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1/30/2002
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Industry Comment: Should We Trust Bill's Trustworthy Computing?

Bob Rubin is cynical about the motives behind Bill Gates epiphany--and about the effect it'll have on your IT budget.

You have to hand it to Bill Gates. He understands the risk and potential rewards of change. Some predecessors founded high-tech companies but lost them because they insisted on fighting the last war (Ken Olsen of Digital comes to mind). Instead, Gates runs scared of what a misstep can do to Microsoft. Gates was late in understanding the Internet's importance, but when he did, he battled furiously against Netscape and anyone who would attempt to wrench from him control of personal computing.

You can trace Gates' troubles with the Department of Justice directly to his no-holds-barred reaction at the thought of letting another company threaten his creation. Based on past experience, it's hard not to conclude that his latest epiphany--the importance of security and privacy--is motivated more by a desire to win than by concern over his customer's welfare.

Microsoft has staked a significant part of its future on its .Net initiative. However, two factors stand in Microsoft's way as it attempts to convince us to let it provide services over the Internet and to entrust it with a significant amount of our personal data. The first problem is that the Internet as now constituted, and the software that we use on it, is grievously flawed. It is full of holes that are exploited by hackers and the Typhoid Mary virus spreaders. The second and perhaps harder problem is that Microsoft, as a result of its court battles with the government, has lost its reputation as trustworthy. Bill Gates' image has gone from an American icon of success to a somewhat nerdy--but definitely greedy--individual who cares only about triumphing, regardless of the contest or the arena.

Motive Power
Thus, it is unsurprising that Mr. Gates issued his troops a call to arms to correct both these conditions. In a memo entitled Trustworthy Computing, he defines regaining the confidence of the customer as job No. 1 for Microsoft. The memo says, "Over the last year, it has become clear that ensuring .Net is a platform for Trustworthy Computing is more important that any other part of our work. If we don't do this, people simply won't be willing--or able--to take advantage of all the other great work we do. Trustworthy Computing is the highest priority for all the work we are doing."

He goes on to state that the components of trustworthy computing are availability, security, and privacy. Perhaps the most important line in his memo is, "So now, when we face a choice between adding features and resolving security issues, we need to choose security."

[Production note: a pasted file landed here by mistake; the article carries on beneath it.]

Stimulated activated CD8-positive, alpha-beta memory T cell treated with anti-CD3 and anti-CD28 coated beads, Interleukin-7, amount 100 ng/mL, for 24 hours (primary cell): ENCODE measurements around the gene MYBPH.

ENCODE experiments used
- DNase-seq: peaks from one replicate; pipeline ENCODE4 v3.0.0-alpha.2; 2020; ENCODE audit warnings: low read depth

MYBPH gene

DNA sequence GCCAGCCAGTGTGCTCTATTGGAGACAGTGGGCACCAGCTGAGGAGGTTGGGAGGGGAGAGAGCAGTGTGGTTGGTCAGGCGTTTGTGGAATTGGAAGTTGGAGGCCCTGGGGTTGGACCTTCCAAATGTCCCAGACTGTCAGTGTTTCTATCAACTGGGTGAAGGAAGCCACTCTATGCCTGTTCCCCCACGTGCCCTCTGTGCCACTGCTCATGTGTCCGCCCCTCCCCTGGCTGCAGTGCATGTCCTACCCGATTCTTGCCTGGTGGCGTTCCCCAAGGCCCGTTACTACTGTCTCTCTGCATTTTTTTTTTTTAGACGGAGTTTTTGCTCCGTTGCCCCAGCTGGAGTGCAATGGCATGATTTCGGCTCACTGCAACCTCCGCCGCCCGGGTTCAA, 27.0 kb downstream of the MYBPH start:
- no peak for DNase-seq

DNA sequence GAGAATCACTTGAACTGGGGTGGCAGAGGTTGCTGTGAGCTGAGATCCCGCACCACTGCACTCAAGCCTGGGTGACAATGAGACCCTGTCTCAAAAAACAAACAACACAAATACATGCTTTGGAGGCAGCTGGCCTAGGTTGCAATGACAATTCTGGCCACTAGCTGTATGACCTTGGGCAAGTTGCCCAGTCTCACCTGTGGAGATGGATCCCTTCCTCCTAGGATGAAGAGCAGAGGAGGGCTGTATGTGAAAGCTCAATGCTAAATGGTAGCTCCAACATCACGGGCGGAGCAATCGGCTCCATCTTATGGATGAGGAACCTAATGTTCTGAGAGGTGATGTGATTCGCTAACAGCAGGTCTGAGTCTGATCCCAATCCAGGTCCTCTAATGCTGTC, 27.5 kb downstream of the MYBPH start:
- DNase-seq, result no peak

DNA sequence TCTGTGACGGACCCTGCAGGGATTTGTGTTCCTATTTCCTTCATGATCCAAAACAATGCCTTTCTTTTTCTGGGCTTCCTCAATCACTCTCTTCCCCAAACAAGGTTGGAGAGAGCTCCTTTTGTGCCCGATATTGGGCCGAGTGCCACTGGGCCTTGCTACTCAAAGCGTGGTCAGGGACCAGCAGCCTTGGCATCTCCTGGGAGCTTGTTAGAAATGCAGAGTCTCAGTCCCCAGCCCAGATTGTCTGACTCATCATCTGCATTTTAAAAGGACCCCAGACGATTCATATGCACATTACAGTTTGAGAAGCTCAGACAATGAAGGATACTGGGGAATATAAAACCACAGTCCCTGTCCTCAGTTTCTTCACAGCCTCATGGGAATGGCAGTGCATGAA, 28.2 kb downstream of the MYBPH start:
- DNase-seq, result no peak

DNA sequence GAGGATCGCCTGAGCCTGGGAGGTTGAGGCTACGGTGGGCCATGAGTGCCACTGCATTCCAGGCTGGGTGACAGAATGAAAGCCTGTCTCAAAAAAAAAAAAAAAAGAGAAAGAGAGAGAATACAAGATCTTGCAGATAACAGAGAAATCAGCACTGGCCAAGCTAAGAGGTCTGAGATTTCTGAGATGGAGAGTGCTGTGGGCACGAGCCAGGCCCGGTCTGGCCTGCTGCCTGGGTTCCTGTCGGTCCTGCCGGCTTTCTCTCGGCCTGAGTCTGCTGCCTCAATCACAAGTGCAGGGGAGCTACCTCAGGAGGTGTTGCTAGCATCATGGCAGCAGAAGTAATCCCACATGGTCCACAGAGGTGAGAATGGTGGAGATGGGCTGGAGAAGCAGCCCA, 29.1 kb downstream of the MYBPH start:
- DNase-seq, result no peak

His goals are admirable; what he is saying is comforting. It is also good business. Complaints about Microsoft products' instability and poor security are accepted as an industry truism. The haphazard security of the present product line, coupled with customer concern about the company's trustworthiness, makes Mr. Gates' memo the right thing to do at the right time if the .Net strategy is to succeed.

Why am I concerned with his motives? What difference does it make what his reasons are, so long as he is now doing something that will help the customer? I have no doubt that the Microsofties will get religion; in a few years, perhaps sooner, they may deliver stable and secure products. For that, we can all be thankful since much of our computing power depends on Microsoft software.

One thing bothers me, though--and greatly so. Will we see fixes to existing products to aid people who chose not to spend more money with Microsoft? Or are we involved in solely an initiative to sell more new code?

If a company (other than a software manufacturer) sells a product that contains a serious defect, the company either fixes it or recalls it. Sometimes it does so because of Federal Trade Commission demands; other times it's because of the company's desire to maintain a good reputation. Whether we are talking microwaves, baby carriages, or SUV tires, the consumer has advocates and gains protection. Not so with software. At best, we get patches, but when it is time for the new version more often than not we are faced with the option of living with what we have or upgrading to a new version--for a price.

Microsoft has a real opportunity to regain the trust of the consumer, if it incorporates its new security and reliability patches (to the extent possible) in its products from the past few years--Windows 98, NT, Millennium, 2000 and XP; Office 97, 2000, and XP. It may give up some revenue, perhaps even significant revenue, but if the company does so, it will be a true mark of Microsoft's trustworthiness. If not--well, then the original take on the company's motives and its founder will be deemed to be correct.

Robert M. Rubin is CEO of Valley Management Consultants, a firm specializing in E-business and information-technology strategy, organizational design, and evaluation. Prior to joining VMC, he was senior vice president and CIO for Elf Atochem North America, a $2 billion diversified chemical company. The recipient of multiple industry awards, he is a contributing editor to InformationWeek and a member of its advisory board.

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